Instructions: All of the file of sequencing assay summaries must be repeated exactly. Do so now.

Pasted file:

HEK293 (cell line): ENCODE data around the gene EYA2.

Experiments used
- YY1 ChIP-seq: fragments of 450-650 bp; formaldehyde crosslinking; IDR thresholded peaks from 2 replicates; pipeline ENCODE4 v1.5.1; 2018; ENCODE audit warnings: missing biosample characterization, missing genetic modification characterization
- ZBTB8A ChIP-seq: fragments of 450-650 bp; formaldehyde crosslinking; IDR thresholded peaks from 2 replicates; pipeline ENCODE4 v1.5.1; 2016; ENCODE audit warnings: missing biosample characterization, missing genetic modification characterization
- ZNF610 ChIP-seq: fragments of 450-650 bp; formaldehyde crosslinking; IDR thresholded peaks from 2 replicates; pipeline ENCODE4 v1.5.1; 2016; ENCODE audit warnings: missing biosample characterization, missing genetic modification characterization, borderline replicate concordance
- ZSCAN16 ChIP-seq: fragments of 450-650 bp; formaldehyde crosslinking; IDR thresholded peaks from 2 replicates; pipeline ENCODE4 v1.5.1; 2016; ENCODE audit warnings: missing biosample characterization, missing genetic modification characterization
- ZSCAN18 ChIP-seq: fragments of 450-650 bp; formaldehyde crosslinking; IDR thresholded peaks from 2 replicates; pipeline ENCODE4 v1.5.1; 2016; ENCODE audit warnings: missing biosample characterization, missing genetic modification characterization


HEK293 (cell line): ENCODE data around the gene EYA2.

Experiments used
- YY1 ChIP-seq: fragments of 450-650 bp; formaldehyde crosslinking; IDR thresholded peaks from 2 replicates; pipeline ENCODE4 v1.5.1; 2018; ENCODE audit warnings: missing biosample characterization, missing genetic modification characterization
- ZBTB8A ChIP-seq: fragments of 450-650 bp; formaldehyde crosslinking; IDR thresholded peaks from 2 replicates; pipeline ENCODE4 v1.5.1; 2016; ENCODE audit warnings: missing biosample characterization, missing genetic modification characterization
- ZNF610 ChIP-seq: fragments of 450-650 bp; formaldehyde crosslinking; IDR thresholded peaks from 2 replicates; pipeline ENCODE4 v1.5.1; 2016; ENCODE audit warnings: missing biosample characterization, missing genetic modification characterization, borderline replicate concordance
- ZSCAN16 ChIP-seq: fragments of 450-650 bp; formaldehyde crosslinking; IDR thresholded peaks from 2 replicates; pipeline ENCODE4 v1.5.1; 2016; ENCODE audit warnings: missing biosample characterization, missing genetic modification characterization
- ZSCAN18 ChIP-seq: fragments of 450-650 bp; formaldehyde crosslinking; IDR thresholded peaks from 2 replicates; pipeline ENCODE4 v1.5.1; 2016; ENCODE audit warnings: missing biosample characterization, missing genetic modification characterization